A statewide program to recycle electronic waste has collected 78 million pounds of discarded televisions, computers and monitors in its first two years of operation.
The 2010 collection totaled 39.5 million pounds of electronic waste, up from the 38.5 million pounds retrieved in the first year of the program, according to state Department of Ecology records.
State residents are bringing their unwanted televisions and computers to more than 230 collection sites statewide at a rate of about 5.8 pounds per person, per year.
The E-Cycle Washington program is funded by electronics manufacturers and is designed to steer electronic waste, which contains heavy metals and toxic chemicals, away from landfills and Third World countries with a history of dismantling electronic equipment in ways that threaten the health of workers and the environment.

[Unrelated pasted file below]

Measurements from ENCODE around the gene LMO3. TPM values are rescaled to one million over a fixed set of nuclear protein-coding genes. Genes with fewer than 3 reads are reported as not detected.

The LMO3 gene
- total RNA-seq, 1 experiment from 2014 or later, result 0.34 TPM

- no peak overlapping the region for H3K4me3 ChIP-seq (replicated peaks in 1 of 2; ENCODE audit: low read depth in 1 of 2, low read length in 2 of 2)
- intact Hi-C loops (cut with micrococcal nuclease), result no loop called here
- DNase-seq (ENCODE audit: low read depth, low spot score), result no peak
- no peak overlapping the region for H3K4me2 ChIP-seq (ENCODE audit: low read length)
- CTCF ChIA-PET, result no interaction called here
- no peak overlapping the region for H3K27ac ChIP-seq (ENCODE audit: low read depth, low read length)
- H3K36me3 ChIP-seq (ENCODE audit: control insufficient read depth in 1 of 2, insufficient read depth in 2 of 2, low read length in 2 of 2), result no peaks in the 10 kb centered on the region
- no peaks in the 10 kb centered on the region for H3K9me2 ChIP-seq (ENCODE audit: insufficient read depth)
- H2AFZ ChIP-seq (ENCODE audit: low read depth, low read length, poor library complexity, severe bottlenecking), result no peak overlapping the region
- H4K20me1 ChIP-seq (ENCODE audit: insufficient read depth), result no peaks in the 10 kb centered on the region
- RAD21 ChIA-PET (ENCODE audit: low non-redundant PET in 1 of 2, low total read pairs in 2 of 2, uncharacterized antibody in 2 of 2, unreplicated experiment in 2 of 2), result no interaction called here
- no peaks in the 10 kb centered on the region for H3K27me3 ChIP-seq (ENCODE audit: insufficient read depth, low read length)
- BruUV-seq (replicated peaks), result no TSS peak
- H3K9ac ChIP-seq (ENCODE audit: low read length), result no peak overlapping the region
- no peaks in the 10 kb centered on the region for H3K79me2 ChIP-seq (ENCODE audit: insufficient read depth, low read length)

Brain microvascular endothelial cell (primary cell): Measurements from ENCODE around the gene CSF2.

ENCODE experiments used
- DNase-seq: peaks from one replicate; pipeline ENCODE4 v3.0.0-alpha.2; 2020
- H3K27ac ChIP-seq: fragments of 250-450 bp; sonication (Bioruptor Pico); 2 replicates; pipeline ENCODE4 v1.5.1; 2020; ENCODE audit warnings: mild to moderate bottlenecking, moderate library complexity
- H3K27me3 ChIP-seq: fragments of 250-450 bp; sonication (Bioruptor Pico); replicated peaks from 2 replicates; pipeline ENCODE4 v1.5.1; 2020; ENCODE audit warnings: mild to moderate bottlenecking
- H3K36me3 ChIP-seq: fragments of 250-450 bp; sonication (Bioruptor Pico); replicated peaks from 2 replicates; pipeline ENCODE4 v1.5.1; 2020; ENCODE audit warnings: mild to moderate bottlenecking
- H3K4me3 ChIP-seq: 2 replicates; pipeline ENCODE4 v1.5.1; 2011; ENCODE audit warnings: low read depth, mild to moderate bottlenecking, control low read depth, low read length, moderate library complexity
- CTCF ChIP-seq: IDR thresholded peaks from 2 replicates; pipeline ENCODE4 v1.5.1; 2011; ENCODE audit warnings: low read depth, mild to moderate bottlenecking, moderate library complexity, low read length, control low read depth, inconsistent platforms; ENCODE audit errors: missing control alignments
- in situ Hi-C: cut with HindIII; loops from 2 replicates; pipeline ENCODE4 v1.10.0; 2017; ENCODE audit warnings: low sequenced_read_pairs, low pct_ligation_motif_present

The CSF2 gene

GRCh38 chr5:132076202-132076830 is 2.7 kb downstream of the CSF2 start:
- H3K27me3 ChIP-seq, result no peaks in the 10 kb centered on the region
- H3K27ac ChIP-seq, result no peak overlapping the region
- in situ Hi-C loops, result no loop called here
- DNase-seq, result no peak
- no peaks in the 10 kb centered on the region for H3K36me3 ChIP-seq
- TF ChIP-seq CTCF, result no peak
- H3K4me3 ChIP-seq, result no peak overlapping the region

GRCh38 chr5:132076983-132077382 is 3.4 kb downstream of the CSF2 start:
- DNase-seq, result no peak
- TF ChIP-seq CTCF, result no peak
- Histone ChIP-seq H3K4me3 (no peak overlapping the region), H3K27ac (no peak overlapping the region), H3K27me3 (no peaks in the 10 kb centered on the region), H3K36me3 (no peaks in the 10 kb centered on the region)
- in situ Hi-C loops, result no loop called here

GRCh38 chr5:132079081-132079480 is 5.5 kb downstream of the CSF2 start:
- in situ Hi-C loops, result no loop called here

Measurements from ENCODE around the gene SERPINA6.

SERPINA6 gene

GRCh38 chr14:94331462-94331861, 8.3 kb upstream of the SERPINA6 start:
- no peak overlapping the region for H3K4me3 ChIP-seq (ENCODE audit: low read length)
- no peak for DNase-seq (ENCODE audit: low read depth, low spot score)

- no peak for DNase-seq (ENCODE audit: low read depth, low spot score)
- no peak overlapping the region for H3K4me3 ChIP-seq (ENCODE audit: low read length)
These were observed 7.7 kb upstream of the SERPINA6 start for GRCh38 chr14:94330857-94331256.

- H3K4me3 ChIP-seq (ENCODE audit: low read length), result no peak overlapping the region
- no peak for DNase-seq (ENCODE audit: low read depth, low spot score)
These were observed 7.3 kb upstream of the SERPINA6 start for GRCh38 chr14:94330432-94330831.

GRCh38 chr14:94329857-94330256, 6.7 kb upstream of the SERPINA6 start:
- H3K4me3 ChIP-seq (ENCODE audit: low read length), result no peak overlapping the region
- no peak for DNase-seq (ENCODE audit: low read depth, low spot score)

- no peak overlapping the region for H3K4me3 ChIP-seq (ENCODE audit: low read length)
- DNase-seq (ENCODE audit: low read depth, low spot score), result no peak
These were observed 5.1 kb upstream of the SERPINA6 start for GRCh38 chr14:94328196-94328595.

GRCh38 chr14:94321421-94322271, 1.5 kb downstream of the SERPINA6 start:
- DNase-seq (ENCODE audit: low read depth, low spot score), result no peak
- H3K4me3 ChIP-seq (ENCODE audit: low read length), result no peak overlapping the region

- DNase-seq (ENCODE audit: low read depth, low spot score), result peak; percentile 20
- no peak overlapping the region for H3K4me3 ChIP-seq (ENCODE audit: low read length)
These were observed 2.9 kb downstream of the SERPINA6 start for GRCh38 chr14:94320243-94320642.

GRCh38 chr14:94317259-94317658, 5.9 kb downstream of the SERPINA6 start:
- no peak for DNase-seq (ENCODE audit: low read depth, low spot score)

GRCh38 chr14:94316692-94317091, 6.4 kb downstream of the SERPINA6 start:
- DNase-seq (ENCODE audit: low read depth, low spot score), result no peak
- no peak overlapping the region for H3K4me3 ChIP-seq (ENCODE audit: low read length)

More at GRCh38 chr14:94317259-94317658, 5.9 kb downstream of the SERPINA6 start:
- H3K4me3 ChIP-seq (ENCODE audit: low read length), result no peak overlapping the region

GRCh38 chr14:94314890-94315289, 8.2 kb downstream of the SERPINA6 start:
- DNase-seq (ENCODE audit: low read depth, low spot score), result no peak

“Electronics manufacturers have done a great job of providing Washington’s citizens with a no-charge recycling option for electronics,” Ecology director Ted Sturdevant said. “And the public has responded, proving once again that our state’s recycling ethic is one of the best in the country.”
Televisions represent about 61 percent of the electronic waste as consumers continue to swap out their old TVs. More than 64 million flatscreen, digital TVs were purchased in the United States in the past two years.
Computers and monitors have a much shorter life span than TVs, so consumers are updating and replacing these electronics even faster than TVs, according to Ecology officials.
Nearly 1.6 million pounds of electronic waste was recycled last year in Thurston County, which was 3.9 percent of the state total. In Pierce County, recycling totaled 4.46 million pounds, or 11.4 percent of the state total.
John Dodge: 360-754-5444 firstname.lastname@example.org